The Woman in White

Wilkie Collins’s novel The Woman in White is one of the first “detective novels” and is still considered one of the finest Victorian “sensation novels.” I decided to read it after reading a student’s praise of it while reading AP applications (we have an application process to take AP English courses at my school). I have heard references to the novel for some time now, one of the most recent in conjunction with the recent spate of Charles Dickens novels such as Drood and The Last Dickens. I decided to download the eBook version on my iPhone. I have been reading it since about April. It might be a little too long to read on the iPhone. I had some trouble with the files, too. Near the end of the book, I found an odd bug that caused me to be unable to turn to the next page. The only way I found around it was to use the slider to scan ahead a few pages and then backtrack. Also, one version of the eBook that I tried did not break the book into chapters in the way it was designed to be broken and instead had one long chapter to cover the whole book. If you’ve not used eBooks on Stanza before, this likely won’t make much sense, but chapters are fairly important to me because they help me keep track.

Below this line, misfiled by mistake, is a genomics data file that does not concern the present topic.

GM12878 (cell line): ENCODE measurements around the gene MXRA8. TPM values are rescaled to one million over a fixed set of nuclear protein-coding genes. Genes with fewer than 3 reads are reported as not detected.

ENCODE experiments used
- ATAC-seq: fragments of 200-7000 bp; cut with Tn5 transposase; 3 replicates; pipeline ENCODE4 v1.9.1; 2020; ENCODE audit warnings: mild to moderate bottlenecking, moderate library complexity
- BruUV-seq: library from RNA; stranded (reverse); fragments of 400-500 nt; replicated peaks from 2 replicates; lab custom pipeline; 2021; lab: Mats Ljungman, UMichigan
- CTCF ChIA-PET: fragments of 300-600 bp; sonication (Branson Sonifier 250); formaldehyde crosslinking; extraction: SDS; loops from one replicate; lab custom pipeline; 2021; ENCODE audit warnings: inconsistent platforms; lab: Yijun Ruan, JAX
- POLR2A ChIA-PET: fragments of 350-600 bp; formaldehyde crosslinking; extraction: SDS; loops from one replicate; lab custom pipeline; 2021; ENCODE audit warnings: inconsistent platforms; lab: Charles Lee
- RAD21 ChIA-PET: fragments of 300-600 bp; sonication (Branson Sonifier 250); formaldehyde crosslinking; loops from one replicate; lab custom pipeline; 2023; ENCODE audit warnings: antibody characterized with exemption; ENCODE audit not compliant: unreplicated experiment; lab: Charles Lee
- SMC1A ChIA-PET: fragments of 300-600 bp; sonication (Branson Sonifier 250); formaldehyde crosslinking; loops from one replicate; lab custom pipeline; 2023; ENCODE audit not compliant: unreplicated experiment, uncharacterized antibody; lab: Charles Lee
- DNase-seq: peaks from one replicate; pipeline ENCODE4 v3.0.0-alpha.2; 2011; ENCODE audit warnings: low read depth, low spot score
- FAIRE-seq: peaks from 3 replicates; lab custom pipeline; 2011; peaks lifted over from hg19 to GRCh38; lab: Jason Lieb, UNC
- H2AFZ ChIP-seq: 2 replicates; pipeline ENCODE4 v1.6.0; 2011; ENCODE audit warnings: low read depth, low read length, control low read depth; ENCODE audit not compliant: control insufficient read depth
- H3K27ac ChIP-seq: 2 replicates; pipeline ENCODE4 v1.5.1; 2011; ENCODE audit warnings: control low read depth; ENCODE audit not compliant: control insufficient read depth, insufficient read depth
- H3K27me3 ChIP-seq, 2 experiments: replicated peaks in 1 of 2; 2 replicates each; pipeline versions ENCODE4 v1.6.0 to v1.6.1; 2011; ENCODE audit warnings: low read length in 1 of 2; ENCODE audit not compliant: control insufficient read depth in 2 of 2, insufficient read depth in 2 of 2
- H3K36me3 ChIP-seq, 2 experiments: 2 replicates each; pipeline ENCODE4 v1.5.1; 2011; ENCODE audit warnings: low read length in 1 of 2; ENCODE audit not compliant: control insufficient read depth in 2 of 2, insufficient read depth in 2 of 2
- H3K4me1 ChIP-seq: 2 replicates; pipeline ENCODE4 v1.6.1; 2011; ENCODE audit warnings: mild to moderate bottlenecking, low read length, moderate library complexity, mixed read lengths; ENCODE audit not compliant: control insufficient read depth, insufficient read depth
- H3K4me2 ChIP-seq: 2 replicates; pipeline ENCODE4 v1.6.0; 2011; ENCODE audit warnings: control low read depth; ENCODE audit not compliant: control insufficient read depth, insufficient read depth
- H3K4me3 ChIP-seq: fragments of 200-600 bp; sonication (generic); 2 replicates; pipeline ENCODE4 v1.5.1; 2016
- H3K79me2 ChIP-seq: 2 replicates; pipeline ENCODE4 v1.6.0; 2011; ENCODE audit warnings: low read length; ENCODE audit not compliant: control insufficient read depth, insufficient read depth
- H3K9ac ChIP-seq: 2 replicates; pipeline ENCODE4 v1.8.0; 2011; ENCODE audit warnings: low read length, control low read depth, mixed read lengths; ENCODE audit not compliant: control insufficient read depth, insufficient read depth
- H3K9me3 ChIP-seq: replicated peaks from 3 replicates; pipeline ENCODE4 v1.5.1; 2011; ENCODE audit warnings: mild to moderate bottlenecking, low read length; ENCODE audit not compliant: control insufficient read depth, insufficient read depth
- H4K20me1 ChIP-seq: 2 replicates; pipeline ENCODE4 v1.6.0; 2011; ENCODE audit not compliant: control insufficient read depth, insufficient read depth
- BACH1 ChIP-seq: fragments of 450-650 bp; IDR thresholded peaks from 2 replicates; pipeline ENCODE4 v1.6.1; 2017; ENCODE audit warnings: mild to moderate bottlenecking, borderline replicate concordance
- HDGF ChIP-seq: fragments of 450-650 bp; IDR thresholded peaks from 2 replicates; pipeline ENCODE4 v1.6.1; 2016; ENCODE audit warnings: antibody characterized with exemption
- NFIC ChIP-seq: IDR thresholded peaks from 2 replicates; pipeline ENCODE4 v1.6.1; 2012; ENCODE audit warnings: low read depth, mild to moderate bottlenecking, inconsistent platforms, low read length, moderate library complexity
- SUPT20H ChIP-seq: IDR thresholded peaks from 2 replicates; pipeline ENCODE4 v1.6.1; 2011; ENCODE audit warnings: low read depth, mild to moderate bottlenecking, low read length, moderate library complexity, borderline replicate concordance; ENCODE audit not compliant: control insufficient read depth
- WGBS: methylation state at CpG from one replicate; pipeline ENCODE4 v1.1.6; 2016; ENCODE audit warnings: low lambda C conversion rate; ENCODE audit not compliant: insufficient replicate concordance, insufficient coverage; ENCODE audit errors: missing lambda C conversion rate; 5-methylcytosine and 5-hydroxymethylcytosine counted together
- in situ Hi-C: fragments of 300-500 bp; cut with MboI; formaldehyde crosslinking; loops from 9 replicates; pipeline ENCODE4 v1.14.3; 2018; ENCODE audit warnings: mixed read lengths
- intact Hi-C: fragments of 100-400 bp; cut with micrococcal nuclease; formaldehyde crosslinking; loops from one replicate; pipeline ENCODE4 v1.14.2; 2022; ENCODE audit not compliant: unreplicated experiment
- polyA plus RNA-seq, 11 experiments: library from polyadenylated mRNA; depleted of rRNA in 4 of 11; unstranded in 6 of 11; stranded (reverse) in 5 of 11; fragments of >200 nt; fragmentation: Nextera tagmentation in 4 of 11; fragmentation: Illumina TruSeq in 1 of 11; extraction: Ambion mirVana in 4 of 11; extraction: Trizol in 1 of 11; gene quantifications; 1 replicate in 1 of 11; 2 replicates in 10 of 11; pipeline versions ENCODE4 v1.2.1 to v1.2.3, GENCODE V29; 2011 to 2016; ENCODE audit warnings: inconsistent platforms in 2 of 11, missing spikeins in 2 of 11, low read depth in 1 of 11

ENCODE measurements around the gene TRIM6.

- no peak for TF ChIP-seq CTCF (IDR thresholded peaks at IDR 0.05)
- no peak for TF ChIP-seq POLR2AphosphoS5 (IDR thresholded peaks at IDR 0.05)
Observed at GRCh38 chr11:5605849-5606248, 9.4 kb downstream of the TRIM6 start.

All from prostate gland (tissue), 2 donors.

In reviewing The Woman in White, I should point out that though many might consider the novel to be clichéd, it is in fact the originator of many tropes that became clichés in later fiction: the innocent girl who marries a man who is deceptively charming, but alters into a cruel wastrel only after her money once they marry and the mysterious character who looks uncannily like one of the other characters. However, Collins shows a propensity for developing some interesting characters. It’s rather a shame that Laura Fairlie Glyde, whom I considered so dull and uninteresting, is the one who captures the main narrator Walter Hartright’s love, when by all rights, it should have been her half-sister, Marian Halcombe, who is much more intelligent and interesting a character. Collins’s characterization of the evil Count Fosco and Laura’s uncle Frederick Fairlie are also excellent. Frederick Fairlie’s voice as he narrates his portion of the story is truly funny. The novel is often described as an epistolary novel, but I’m not sure that’s a good description. It is told by multiple narrators, all of whom have different pieces of knowledge about the main plot: Sir Percival Glyde and Count Fosco’s plot against Laura and her fortune. However, it is not precisely told in the form of letters only. The journal of Marian Halcombe and narration of Walter Hartright form the bulk of the novel, and it’s not made clear that any of Walter Hartright’s narration is epistolary. I found the book to be engaging, particularly when the plot picks up steam. I think anyone who likes Victorian fiction might be interested in reading this book for its portrayal of the times in which it was written. I don’t think most book lovers would consider time spent reading The Woman in White to be time wasted.